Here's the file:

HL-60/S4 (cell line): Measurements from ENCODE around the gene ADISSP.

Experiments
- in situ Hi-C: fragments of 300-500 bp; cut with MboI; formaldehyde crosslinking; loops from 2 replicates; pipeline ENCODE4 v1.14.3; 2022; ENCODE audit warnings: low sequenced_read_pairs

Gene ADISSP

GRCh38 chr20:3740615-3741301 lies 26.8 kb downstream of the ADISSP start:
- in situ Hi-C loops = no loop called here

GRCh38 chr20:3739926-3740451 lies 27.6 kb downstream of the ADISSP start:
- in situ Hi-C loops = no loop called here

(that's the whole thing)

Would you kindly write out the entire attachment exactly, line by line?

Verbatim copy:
HL-60/S4 (cell line): Measurements from ENCODE around the gene ADISSP.

Experiments
- in situ Hi-C: fragments of 300-500 bp; cut with MboI; formaldehyde crosslinking; loops from 2 replicates; pipeline ENCODE4 v1.14.3; 2022; ENCODE audit warnings: low sequenced_read_pairs

Gene ADISSP

GRCh38 chr20:3740615-3741301 lies 26.8 kb downstream of the ADISSP start:
- in situ Hi-C loops = no loop called here

GRCh38 chr20:3739926-3740451 lies 27.6 kb downstream of the ADISSP start:
- in situ Hi-C loops = no loop called here